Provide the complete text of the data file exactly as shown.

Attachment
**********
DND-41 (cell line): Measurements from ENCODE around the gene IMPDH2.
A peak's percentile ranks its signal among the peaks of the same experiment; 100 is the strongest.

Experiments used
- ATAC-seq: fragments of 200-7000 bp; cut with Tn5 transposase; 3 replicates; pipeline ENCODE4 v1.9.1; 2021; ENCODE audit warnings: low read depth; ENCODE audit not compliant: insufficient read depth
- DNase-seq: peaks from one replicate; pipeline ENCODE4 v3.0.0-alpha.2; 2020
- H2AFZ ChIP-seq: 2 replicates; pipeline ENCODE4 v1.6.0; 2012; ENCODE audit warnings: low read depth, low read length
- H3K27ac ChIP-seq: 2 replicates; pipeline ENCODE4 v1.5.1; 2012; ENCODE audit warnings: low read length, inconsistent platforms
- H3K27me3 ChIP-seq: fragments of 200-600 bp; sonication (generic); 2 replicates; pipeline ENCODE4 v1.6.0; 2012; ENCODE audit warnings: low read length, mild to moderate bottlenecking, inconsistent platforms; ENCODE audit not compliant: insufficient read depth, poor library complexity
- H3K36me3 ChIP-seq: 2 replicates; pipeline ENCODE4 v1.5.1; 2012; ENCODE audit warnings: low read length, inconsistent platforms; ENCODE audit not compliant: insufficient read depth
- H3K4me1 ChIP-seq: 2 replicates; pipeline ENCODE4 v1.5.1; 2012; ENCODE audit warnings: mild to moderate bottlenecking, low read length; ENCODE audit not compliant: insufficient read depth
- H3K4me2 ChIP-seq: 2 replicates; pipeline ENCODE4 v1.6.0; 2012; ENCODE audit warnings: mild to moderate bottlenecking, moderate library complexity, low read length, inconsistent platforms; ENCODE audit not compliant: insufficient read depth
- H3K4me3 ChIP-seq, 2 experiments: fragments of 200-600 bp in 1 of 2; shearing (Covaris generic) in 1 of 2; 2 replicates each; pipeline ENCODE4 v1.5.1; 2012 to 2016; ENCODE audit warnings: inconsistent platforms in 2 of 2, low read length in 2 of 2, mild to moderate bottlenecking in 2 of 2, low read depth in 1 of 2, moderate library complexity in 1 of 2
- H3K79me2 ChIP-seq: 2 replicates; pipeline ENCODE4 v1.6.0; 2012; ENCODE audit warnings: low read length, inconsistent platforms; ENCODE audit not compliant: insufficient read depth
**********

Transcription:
DND-41 (cell line): Measurements from ENCODE around the gene IMPDH2.
A peak's percentile ranks its signal among the peaks of the same experiment; 100 is the strongest.

Experiments used
- ATAC-seq: fragments of 200-7000 bp; cut with Tn5 transposase; 3 replicates; pipeline ENCODE4 v1.9.1; 2021; ENCODE audit warnings: low read depth; ENCODE audit not compliant: insufficient read depth
- DNase-seq: peaks from one replicate; pipeline ENCODE4 v3.0.0-alpha.2; 2020
- H2AFZ ChIP-seq: 2 replicates; pipeline ENCODE4 v1.6.0; 2012; ENCODE audit warnings: low read depth, low read length
- H3K27ac ChIP-seq: 2 replicates; pipeline ENCODE4 v1.5.1; 2012; ENCODE audit warnings: low read length, inconsistent platforms
- H3K27me3 ChIP-seq: fragments of 200-600 bp; sonication (generic); 2 replicates; pipeline ENCODE4 v1.6.0; 2012; ENCODE audit warnings: low read length, mild to moderate bottlenecking, inconsistent platforms; ENCODE audit not compliant: insufficient read depth, poor library complexity
- H3K36me3 ChIP-seq: 2 replicates; pipeline ENCODE4 v1.5.1; 2012; ENCODE audit warnings: low read length, inconsistent platforms; ENCODE audit not compliant: insufficient read depth
- H3K4me1 ChIP-seq: 2 replicates; pipeline ENCODE4 v1.5.1; 2012; ENCODE audit warnings: mild to moderate bottlenecking, low read length; ENCODE audit not compliant: insufficient read depth
- H3K4me2 ChIP-seq: 2 replicates; pipeline ENCODE4 v1.6.0; 2012; ENCODE audit warnings: mild to moderate bottlenecking, moderate library complexity, low read length, inconsistent platforms; ENCODE audit not compliant: insufficient read depth
- H3K4me3 ChIP-seq, 2 experiments: fragments of 200-600 bp in 1 of 2; shearing (Covaris generic) in 1 of 2; 2 replicates each; pipeline ENCODE4 v1.5.1; 2012 to 2016; ENCODE audit warnings: inconsistent platforms in 2 of 2, low read length in 2 of 2, mild to moderate bottlenecking in 2 of 2, low read depth in 1 of 2, moderate library complexity in 1 of 2
- H3K79me2 ChIP-seq: 2 replicates; pipeline ENCODE4 v1.6.0; 2012; ENCODE audit warnings: low read length, inconsistent platforms; ENCODE audit not compliant: insufficient read depth